“You can tell if someone is suffering from ED from their appearance.”
Only a minority of individuals with Eating Disorders are actually underweight and although the media may perpetuate an image of sufferers being emaciated, this is quite unhelpful. This can lead to people not seeking out help because they don’t believe they are unwell enough, and it means loved ones might not realise there is a problem even though there is other evidence to suggest it. Additionally with BED it is impossible to judge whether the individual is struggling or recovered based on their weight, as fluctuations happen often.
“Only wealthy, white teenage girls get eating disorders.”
Eating disorders do not discriminate. We know this from our experience in practice, seeing a wide variety of different socioeconomic and ethnic backgrounds, and even all different ages. However, there is a tendency for people struggling with eating disorders to be younger. A majority of people diagnosed with an eating disorder are between the ages of 12 and 26. Those who are diagnosed later in life may have developed an eating disorder when they were younger but did not seek treatment or did not have available treatment. Also contrary to popular belief, approximately 20 to 30% of sufferers are male.
“As a parent, I need to find out what I did to cause my child’s eating disorder.”
Recent research supports eating disorders having a very biological root, and although parents have shouldered a lot of the blame in the past, it does not mean that you should. In our clinic we see every type of eating disorder, and they all develop differently for each person affected. There is no set of guidelines that a parent could follow to predict or prevent the development of an Eating Disorder, and absorbing the responsibility for it is likely to make your role as a calming influence more difficult, for you and for your child. Everyone within the family can be supportive to the recovery process however, and psychologists have seen improvements in speed of return to health when parents are included in the treatment process.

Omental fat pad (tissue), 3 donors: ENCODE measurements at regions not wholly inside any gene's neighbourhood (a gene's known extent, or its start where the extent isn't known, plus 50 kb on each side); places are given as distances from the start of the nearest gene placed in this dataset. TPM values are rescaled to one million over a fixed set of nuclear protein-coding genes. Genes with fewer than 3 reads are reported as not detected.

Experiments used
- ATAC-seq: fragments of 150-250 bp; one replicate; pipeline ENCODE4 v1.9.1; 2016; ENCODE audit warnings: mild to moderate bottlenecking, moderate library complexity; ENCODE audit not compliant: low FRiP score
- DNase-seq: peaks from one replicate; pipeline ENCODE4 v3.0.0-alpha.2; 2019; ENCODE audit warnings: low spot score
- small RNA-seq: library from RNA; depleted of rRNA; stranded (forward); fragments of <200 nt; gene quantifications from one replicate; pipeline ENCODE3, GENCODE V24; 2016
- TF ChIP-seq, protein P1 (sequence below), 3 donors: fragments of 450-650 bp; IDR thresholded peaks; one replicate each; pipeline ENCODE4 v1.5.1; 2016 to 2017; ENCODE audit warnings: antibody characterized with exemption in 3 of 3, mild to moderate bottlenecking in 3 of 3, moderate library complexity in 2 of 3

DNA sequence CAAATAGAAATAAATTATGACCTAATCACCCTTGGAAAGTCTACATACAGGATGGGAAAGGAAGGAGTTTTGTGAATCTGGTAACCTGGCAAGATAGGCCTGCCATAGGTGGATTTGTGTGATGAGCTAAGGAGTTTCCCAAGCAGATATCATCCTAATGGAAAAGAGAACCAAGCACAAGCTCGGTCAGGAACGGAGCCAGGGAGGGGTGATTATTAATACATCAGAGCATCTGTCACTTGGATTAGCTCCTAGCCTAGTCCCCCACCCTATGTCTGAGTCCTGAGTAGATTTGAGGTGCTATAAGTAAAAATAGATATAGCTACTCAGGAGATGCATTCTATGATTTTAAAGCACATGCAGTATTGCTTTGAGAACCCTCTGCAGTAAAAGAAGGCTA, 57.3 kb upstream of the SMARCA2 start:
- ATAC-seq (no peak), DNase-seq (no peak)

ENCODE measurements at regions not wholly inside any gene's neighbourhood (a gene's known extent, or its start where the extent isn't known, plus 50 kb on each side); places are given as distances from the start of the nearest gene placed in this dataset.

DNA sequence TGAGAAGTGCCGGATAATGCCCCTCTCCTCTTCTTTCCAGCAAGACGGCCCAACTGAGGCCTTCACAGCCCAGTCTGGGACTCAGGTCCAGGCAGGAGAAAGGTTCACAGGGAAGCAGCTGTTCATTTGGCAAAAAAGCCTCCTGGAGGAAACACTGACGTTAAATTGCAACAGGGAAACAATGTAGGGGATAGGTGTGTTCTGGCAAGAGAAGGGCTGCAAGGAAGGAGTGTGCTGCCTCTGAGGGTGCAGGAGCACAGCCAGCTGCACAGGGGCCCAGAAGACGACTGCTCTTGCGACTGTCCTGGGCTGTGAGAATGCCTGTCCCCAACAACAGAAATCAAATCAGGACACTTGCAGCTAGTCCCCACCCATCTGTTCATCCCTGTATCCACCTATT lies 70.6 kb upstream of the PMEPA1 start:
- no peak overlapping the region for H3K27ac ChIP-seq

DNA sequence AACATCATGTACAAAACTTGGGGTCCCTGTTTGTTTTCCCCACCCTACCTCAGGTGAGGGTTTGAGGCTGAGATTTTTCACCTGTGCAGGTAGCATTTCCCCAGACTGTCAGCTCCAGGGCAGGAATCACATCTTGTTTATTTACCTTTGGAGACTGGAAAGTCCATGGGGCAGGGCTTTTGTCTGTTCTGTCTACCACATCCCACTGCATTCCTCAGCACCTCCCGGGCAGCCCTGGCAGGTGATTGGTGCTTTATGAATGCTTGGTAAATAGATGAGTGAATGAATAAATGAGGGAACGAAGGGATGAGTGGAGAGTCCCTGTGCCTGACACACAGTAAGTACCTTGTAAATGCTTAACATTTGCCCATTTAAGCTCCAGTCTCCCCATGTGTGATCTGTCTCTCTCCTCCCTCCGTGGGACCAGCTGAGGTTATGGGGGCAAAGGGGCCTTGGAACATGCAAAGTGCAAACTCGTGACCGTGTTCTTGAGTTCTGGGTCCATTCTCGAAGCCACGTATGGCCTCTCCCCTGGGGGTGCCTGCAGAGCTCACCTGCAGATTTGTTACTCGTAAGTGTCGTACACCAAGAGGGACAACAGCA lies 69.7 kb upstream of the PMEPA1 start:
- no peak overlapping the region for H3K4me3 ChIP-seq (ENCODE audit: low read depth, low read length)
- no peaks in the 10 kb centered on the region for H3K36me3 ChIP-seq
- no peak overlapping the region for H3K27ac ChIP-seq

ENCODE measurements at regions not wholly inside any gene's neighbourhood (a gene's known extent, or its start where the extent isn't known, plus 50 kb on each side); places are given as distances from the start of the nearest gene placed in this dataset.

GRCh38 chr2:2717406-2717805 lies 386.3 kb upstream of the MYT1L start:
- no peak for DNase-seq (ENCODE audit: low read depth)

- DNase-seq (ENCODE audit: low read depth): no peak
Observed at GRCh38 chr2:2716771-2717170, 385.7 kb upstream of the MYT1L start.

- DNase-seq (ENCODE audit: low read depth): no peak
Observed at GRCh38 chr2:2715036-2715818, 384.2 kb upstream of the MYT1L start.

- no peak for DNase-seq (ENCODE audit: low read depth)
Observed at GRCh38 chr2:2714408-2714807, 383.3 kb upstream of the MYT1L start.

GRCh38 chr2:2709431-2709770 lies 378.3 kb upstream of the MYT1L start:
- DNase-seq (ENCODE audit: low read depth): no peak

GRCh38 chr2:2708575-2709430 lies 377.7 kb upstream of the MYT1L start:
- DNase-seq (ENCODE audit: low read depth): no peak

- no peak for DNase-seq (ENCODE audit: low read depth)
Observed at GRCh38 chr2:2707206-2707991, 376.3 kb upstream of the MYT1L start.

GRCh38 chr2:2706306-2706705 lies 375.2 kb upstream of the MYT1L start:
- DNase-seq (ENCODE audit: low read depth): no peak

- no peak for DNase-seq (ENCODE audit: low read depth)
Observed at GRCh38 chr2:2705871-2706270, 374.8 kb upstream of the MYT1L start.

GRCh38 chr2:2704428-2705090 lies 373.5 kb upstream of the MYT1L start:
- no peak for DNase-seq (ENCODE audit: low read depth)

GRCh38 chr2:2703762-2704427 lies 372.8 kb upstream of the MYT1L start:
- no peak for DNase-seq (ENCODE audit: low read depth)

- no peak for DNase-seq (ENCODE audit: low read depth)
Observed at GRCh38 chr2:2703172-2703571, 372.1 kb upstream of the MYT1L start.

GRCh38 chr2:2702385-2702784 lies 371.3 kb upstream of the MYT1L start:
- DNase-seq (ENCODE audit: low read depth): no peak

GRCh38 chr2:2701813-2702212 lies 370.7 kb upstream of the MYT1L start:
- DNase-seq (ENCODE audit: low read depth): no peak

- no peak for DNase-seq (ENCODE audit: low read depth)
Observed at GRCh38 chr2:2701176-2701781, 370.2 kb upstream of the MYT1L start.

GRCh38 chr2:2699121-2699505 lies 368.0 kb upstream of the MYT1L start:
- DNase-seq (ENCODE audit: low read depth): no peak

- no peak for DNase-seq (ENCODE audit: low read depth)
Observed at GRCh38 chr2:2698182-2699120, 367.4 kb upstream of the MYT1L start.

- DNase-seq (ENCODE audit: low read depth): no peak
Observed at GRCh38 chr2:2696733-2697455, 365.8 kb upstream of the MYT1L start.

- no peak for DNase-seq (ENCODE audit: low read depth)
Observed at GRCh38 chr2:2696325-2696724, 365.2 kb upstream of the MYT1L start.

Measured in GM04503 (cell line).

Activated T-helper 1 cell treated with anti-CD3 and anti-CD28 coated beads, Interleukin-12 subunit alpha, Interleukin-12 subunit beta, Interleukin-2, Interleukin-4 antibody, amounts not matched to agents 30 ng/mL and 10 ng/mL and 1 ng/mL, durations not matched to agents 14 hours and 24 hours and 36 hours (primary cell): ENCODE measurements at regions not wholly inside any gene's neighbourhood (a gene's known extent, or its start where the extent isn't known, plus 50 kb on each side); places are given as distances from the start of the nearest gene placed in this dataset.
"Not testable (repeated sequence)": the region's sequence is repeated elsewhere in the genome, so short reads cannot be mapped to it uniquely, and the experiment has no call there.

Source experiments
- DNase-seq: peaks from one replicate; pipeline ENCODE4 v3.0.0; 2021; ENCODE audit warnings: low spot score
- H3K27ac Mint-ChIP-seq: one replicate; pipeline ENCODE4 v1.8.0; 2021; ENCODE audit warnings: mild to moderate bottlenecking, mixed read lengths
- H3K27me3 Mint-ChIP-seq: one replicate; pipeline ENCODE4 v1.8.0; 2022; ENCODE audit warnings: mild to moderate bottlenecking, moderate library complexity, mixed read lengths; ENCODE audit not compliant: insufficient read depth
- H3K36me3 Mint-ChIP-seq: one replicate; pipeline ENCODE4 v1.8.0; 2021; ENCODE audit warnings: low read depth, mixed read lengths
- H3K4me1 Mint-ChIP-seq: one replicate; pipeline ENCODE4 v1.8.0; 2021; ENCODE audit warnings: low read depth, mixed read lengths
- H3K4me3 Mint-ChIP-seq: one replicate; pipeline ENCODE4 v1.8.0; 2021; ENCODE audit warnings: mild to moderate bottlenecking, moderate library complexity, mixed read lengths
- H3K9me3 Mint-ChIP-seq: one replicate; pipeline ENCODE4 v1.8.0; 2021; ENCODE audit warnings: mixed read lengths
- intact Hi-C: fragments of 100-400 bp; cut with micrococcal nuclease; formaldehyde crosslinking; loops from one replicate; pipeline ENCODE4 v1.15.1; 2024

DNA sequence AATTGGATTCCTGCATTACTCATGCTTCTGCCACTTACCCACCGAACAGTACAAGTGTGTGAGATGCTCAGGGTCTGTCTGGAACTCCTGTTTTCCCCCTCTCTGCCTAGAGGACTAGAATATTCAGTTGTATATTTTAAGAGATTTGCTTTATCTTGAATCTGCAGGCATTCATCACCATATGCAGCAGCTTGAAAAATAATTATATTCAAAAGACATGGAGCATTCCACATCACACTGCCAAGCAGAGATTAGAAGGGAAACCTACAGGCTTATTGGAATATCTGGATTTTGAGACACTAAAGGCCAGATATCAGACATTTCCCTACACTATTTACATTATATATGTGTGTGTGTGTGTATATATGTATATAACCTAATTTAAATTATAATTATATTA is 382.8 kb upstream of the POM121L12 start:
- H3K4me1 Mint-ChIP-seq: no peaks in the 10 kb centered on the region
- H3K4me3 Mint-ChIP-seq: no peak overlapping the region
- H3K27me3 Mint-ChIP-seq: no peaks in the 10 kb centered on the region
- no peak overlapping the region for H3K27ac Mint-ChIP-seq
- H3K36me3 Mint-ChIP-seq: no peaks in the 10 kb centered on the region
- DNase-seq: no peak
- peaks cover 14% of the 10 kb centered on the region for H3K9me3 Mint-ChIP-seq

“They aren’t ready to recover, and there’s nothing I can do about it.”
Many people with disordered eating do not realise how badly it is affecting them, and they can heavily resist any kinds of change. Some may rely on the illness as an integral part of them, and can’t imagine life without that level of control. Others cancel their appointments with us at the last minute because the reality of the situation is too much. We absolutely understand the difficulty of pushing a loved one in a direction they are unwilling to go in, it is hugely important that you express your concerns to them and impress upon them the importance of getting help. A good start we have found is to encourage them to get blood tests, which can be analysed by a professional to identify if the individual is unwell. When presented with hard facts it is more difficult for the psychological elements of the illness to be resistant.
“Purging only involves self-induced vomiting.”
Purging includes any method of removing food from the body before it is fully digested. Many times, an individual is driven to purge to compensate for what was perceived as excessive food intake. While self induced vomiting is one of the most common ways that an individual will purge, it’s far from the only method. Individuals can also use laxatives and enemas, as well as use non-purging compensatory behaviors, such as abusing insulin, fasting, and excessive exercising. Individuals can also purge by using more than one method. Each method carries its own particular risks, but all involve potentially life-threatening electrolyte imbalances.
What are the effects of eating disorder myths?
From research, we know that the less the perceived stigma the more likely people are to seek help and the better their long-term prognosis is going to be. Not all clinicians are immune to the effects of eating disorder myths; surprisingly eating disorders can go undiagnosed in part because of clinicians failing to see past the stereotypes.